Athletes participating in the Richmond County Special Olympics gathered on Thursday to compete in the annual Bocce tournament at East Rockingham Park. Nearly 80 competitors lined up to test their skills in the game loosely referred to as Italian lawn bowling.
“Special Olympics North Carolina serves over 38,000 athletes total and Richmond County is one of them,” said Lindsay Polaski, senior area director. “Bocce is a really popular sport among our athletes across the state because it’s a sport that athletes with all abilities can really participate in, as well as all ages. It’s also a good sport to unify them.”
Both students and adults participated in the competition, which county coordinator Cathy Hoggard said typically elicits a smaller crowd than the games held during the spring season.
“The Special Olympics offer year round training in a variety of things,” said Hoggard. “In Richmond County, we offer Bocce, bowling, track and field and equestrian.”
Spring events include a bowling tournament held on March 5 at Striker’s Bowling Alley in Rockingham, and the Spring Games, which are set to kick off in early May at Richmond Senior High School.
Other sports are also in the works for Richmond County, Hoggard added.
“There are other things we’d like to look at,” she said. “We’ve got a couple of coaches trying to start cheerleading.”
Volleyball and basketball are also being considered among the new athletics.
“For a while there was nothing offered,” Hoggard said about Special Olympics in the county. “We’ve probably been back and active for 7 or 8 years. It’s really grown and a lot of our athletes do everything we offer.”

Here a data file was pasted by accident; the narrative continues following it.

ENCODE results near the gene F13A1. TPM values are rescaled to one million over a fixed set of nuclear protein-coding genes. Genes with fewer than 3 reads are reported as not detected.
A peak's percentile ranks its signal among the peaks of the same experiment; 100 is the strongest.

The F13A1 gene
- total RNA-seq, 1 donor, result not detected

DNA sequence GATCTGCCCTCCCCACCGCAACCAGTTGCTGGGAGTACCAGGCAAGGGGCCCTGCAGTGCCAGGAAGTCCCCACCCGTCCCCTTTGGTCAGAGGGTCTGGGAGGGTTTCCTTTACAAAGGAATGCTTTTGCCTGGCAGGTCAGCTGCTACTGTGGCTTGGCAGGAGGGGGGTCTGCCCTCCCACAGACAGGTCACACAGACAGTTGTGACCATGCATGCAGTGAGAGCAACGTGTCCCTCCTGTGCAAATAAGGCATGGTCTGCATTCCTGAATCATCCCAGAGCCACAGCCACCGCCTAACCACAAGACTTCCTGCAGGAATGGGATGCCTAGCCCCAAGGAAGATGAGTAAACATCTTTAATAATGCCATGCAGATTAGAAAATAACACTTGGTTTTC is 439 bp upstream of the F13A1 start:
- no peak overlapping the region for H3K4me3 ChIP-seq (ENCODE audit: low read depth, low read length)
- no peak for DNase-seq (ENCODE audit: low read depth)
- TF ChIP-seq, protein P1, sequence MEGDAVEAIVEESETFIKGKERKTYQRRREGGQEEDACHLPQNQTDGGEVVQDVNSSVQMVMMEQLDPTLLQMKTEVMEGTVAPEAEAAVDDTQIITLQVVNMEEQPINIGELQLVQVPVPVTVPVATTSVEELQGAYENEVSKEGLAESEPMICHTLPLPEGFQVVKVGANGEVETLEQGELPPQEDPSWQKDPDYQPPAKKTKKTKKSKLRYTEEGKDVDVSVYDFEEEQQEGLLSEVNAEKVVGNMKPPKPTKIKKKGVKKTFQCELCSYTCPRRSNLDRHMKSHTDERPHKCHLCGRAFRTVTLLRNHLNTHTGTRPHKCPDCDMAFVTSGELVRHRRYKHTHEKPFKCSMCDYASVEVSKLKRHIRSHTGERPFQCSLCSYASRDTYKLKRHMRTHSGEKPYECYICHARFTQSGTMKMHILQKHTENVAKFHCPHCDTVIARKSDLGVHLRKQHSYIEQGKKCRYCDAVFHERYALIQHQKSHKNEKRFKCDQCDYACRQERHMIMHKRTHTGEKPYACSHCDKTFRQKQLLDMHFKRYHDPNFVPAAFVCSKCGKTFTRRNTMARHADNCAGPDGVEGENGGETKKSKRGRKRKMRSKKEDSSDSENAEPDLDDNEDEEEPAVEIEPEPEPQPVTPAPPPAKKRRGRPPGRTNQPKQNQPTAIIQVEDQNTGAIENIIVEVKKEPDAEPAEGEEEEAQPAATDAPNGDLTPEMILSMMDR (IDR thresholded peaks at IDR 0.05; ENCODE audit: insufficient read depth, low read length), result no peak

She said the county has athletes that participate in nearly every competition at the state games.
On Thursday, competitors cheered each other on as they put hours of preparation to the test.
“In order to compete, all athletes have to have eight hours of training before the competition,” Hoggard said.
While they waited for their turn on the field, participants also played Cornhole and soccer. The park remained crowded throughout the morning as parents, staff and volunteers helped keep the event running smoothly, but, according to Hoggard, there’s always room for more.
“Right now, we need volunteers for coaching and training the athletes, as well as people who can help us on the day of events,” she said. “This has really grown and (the athletes) all enjoy it. We’ve heard them talk about the social connections they’re making — they’ve made friendships and relationships with people they didn’t otherwise know.”
For more information about volunteering or participating in the Special Olympics, contact Cathy Hoggard at 910-895-5946 or 910-997-9805, ext. 301.
— Staff Writer Mallory Brown can be reached at 910-997-3111, ext. 18, or by email at firstname.lastname@example.org.